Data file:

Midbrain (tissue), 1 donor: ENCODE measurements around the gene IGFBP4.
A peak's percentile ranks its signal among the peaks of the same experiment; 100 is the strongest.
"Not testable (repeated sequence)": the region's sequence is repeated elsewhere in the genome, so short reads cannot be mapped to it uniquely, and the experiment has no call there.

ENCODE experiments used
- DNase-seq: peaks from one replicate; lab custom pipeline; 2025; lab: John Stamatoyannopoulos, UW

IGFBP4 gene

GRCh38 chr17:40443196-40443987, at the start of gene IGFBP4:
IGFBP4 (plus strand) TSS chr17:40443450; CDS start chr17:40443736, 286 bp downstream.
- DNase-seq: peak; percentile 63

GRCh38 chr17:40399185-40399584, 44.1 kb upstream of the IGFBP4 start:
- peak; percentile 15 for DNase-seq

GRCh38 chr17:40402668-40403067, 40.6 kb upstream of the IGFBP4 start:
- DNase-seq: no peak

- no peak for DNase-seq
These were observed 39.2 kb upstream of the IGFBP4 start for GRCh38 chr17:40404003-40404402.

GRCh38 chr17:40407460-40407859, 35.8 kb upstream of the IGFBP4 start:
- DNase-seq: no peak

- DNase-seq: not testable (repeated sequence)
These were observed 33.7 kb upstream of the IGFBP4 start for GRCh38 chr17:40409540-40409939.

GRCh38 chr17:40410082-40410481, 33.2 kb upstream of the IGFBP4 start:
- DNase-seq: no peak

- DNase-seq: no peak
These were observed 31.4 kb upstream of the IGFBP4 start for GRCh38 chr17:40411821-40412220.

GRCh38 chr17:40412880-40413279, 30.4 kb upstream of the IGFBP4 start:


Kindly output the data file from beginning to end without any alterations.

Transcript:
Midbrain (tissue), 1 donor: ENCODE measurements around the gene IGFBP4.
A peak's percentile ranks its signal among the peaks of the same experiment; 100 is the strongest.
"Not testable (repeated sequence)": the region's sequence is repeated elsewhere in the genome, so short reads cannot be mapped to it uniquely, and the experiment has no call there.

ENCODE experiments used
- DNase-seq: peaks from one replicate; lab custom pipeline; 2025; lab: John Stamatoyannopoulos, UW

IGFBP4 gene

GRCh38 chr17:40443196-40443987, at the start of gene IGFBP4:
IGFBP4 (plus strand) TSS chr17:40443450; CDS start chr17:40443736, 286 bp downstream.
- DNase-seq: peak; percentile 63

GRCh38 chr17:40399185-40399584, 44.1 kb upstream of the IGFBP4 start:
- peak; percentile 15 for DNase-seq

GRCh38 chr17:40402668-40403067, 40.6 kb upstream of the IGFBP4 start:
- DNase-seq: no peak

- no peak for DNase-seq
These were observed 39.2 kb upstream of the IGFBP4 start for GRCh38 chr17:40404003-40404402.

GRCh38 chr17:40407460-40407859, 35.8 kb upstream of the IGFBP4 start:
- DNase-seq: no peak

- DNase-seq: not testable (repeated sequence)
These were observed 33.7 kb upstream of the IGFBP4 start for GRCh38 chr17:40409540-40409939.

GRCh38 chr17:40410082-40410481, 33.2 kb upstream of the IGFBP4 start:
- DNase-seq: no peak

- DNase-seq: no peak
These were observed 31.4 kb upstream of the IGFBP4 start for GRCh38 chr17:40411821-40412220.

GRCh38 chr17:40412880-40413279, 30.4 kb upstream of the IGFBP4 start: